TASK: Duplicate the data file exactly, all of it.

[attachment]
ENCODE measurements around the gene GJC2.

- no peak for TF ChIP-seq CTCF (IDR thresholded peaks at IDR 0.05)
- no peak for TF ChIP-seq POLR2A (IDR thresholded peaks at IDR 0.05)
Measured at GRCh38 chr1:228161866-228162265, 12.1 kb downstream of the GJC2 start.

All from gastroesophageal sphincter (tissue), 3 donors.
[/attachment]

ENCODE measurements around the gene GJC2.

- no peak for TF ChIP-seq CTCF (IDR thresholded peaks at IDR 0.05)
- no peak for TF ChIP-seq POLR2A (IDR thresholded peaks at IDR 0.05)
Measured at GRCh38 chr1:228161866-228162265, 12.1 kb downstream of the GJC2 start.

All from gastroesophageal sphincter (tissue), 3 donors.